The HUD Exchange is a comprehensive online platform that provides tools, resources, and contact information for the organizations and individuals that partner with HUD. These often include nonprofit groups and state and municipal governments, but also include borrowers, lenders, and brokers involved in HUD’s multifamily loan programs. Through the HUD exchange, HUD multifamily borrowers can research almost every HUD program, platform and resource, as well as request a consultation with HUD.
HUD provides public access to multiple databases relevant to their multifamily housing programs, including the HUD firm commitments and endorsements database, the HUD multifamily mortgage database, and the HUD terminated mortgages database. Each of these may have value to multifamily investors in different situations. In this article, we’ll review HUD’s main multifamily data sets and how borrowers, investors, and others can use them to their advantage.
The HUD Section 8 program is the Department of Housing and Urban Development’s (HUD’s) flagship housing assistance program. Most Section 8 properties are governed under a Housing Assistance Payment (HAP) contract between HUD and the landlord. HAP contracts generally last between 5 and 20 years, with the majority being 20-year contracts. Most landlords are not obligated to renew their contract after it expires, but, in certain cases, some may be.
The Opportunity Zones Program offers a groundbreaking federal tax incentive designed to encourage development in some of the nation’s most economically distressed areas. Created as a result of the Tax Cuts and Jobs Act of 2017, the Opportunity Zones Program, or O-Zones Program, permits borrowers to defer paying their capital gains taxes until 2027, provided that they invest in an Opportunity Fund, a special financial vehicle which must invest at least 90% of its assets in a Qualified Opportunity Zone. With their long terms, high leverages, and low interest rates, HUD multifamily loans are ideal for developing multifamily properties in Opportunity Zones.
Capital Needs Assessments (CNAs), also known as Physical Needs Assessments, are property inspection reports that estimate the future costs of property maintenance, as well as determining the cost to repair any parts of a property that must be fixed urgently. Capital Needs Assessments are required during the application process for all HUD/FHA multifamily loans, including the HUD 221(d)(4), HUD 223(f), and HUD 223(a)(7) programs, as well as the HUD 232 loan for seniors healthcare properties.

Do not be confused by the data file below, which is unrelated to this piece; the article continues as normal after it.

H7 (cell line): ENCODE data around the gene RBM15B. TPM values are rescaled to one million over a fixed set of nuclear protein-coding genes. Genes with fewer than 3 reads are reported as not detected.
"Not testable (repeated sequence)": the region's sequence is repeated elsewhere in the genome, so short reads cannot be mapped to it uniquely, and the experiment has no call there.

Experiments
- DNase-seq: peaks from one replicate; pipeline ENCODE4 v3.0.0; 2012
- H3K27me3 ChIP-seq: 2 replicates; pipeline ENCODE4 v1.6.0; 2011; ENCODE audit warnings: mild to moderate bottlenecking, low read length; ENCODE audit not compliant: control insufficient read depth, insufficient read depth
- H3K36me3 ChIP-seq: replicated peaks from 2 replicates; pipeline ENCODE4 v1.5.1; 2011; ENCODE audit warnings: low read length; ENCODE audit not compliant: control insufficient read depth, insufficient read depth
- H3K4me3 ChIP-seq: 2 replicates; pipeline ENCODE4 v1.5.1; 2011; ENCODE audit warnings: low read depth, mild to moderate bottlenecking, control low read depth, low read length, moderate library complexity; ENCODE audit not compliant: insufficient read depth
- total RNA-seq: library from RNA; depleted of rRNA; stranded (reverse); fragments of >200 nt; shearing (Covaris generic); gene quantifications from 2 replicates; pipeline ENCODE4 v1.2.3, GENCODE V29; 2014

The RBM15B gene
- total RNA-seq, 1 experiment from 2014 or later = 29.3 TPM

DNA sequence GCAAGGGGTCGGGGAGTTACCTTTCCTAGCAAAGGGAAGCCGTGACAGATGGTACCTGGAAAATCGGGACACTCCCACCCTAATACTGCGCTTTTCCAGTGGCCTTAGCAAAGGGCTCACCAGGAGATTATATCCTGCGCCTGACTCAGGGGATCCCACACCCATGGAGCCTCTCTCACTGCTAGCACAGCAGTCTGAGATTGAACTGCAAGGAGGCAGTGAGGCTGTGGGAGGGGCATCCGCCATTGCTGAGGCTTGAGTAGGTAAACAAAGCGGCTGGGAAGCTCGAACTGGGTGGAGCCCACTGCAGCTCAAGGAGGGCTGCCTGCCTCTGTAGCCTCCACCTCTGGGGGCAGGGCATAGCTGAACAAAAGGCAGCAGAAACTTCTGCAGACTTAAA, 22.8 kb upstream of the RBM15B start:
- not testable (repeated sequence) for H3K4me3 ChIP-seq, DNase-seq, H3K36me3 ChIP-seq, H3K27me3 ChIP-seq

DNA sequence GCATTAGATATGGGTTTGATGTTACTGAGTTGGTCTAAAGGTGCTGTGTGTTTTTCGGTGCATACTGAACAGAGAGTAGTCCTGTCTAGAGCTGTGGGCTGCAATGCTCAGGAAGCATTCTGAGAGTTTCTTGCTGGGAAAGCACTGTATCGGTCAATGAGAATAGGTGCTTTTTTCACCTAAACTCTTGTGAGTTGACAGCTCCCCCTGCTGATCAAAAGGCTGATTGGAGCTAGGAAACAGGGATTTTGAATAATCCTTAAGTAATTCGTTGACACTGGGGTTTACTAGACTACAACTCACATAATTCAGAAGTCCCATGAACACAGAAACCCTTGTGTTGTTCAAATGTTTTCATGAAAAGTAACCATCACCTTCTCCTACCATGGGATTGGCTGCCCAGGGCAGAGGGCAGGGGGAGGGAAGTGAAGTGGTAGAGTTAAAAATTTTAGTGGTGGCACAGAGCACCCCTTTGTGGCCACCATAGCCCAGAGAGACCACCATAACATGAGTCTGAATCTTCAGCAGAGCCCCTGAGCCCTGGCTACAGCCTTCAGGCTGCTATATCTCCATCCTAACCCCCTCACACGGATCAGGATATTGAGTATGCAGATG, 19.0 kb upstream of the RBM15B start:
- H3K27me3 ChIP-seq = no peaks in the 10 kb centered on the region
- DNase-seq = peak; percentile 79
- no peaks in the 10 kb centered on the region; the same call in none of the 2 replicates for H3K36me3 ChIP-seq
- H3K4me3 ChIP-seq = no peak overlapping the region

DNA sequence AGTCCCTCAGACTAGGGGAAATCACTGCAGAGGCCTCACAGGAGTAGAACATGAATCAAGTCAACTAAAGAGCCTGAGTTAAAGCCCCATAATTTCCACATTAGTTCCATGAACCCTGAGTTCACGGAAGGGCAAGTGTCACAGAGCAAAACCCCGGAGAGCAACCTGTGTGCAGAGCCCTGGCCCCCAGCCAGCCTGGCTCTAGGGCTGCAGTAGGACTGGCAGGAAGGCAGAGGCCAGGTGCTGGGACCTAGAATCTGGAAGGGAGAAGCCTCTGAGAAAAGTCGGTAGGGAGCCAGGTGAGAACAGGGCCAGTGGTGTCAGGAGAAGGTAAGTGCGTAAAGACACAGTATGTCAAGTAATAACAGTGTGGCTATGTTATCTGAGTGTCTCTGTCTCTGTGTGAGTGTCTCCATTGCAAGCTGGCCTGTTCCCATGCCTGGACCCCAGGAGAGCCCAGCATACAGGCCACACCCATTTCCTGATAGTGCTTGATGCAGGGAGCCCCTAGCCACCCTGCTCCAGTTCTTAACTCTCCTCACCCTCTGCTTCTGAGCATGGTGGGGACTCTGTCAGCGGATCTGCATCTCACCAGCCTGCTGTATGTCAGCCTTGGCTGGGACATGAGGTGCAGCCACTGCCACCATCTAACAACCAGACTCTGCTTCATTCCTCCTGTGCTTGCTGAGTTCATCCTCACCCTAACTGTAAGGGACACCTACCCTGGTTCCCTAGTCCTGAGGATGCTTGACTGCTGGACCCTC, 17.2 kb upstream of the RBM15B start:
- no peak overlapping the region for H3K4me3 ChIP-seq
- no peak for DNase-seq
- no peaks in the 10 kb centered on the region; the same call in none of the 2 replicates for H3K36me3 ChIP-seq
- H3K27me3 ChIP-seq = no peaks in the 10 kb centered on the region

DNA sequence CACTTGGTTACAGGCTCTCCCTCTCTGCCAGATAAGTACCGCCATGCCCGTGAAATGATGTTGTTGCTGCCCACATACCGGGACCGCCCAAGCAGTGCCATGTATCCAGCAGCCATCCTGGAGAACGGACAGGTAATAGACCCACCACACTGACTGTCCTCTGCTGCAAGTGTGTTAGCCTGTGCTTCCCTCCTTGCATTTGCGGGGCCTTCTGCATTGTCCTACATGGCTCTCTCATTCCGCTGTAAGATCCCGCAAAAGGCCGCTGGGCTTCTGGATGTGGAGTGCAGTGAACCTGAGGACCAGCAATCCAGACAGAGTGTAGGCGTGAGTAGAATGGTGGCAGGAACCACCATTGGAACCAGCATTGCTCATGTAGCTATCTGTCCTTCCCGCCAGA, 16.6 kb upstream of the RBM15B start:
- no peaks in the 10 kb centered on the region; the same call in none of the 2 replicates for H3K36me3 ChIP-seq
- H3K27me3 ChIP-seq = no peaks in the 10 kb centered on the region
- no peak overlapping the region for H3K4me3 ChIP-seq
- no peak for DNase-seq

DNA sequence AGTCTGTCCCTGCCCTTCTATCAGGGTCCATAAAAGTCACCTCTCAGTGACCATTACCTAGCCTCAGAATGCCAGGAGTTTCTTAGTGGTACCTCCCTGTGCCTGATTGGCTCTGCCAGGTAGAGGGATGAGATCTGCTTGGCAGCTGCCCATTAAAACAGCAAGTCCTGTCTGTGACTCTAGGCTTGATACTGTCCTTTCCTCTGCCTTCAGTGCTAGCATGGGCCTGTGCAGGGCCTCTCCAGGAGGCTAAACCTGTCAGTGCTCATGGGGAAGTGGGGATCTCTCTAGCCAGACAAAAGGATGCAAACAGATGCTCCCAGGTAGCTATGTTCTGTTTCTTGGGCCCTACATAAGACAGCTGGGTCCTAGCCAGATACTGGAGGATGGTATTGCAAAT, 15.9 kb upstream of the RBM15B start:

The HUD 202 program was designed to increase the supply of supportive housing for low-income elderly individuals. To do this, it provided construction, acquisition, and refinancing loans, as well as capital advances to nonprofit groups. Section 202 housing was designed to provide seniors a way to live independently, while supporting them with daily functions like cooking and cleaning. The Section 202 program is no longer offering funds to borrowers (the last funds were issued in 2012), though many Section 202-funded properties are still fully operational.
HUD Form 92264, also known as the Multifamily Summary Appraisal Report, is one of the essential forms that an appraiser will need to complete and submit to HUD before a property can be approved for HUD multifamily financing. Understanding the form-- and its contents, can be extremely helpful for potential HUD multifamily borrowers, as it will help them appreciate exactly how the property want financing for will be evaluated by an appraiser.
HUD’s multifamily loan programs are some of the most popular apartment loans on the market, offering high leverage, non-recourse, fully amortizing financing at extremely competitive rates. While it’s much easier to determine exact numbers for Freddie Mac and Fannie Mae Multifamily loans (as they publish significantly more comprehensive year end reports), we’ve done our best to provide the most recent information about the top HUD/FHA multifamily lenders in the industry today. Despite the lack of available data from 2018, there’s not much reason to believe that this list will become substantially different over the next 8-12 months.
The HUD Section 8 program is the U.S. government's largest housing assistance program. In order to help low-income families find quality housing, a local Public Housing Authority (PHA), funded by HUD, will pay a private landlord part or all of the unit’s rent. The largest program within Section 8 is called the Housing Choice Voucher Program, which allows a family to choose their own unit from within the pool of Section 8 properties in their area.
Fair Market Rents (FMRs) are a statistic developed by HUD in order to determine payments for various housing assistance programs, most notably, the Section 8 Housing Choice Voucher Program. FMRs differ by local area, and are updated on an annual basis. You can determine current and historical FMRs for your area by visiting HUD’s FMR Dataset and Search Tool.
MAP, or Multifamily Accelerated Processing, is a streamlined loan application processing system developed for the specific purpose of speeding up approval times for HUD/FHA multifamily loans. In general, all rules for MAP loan applications are contained in the Multifamily Accelerated Processing (MAP) Guide, which was last published on January 29, 2016.
During the HUD multifamily loan application process, borrowers will have to submit a variety of different types of documentation to HUD. One of the most important parts of this process is the submission of HUD Form 2530, which details a borrower/principal’s past participation in any HUD multifamily projects, as well as any participation involving other housing agencies.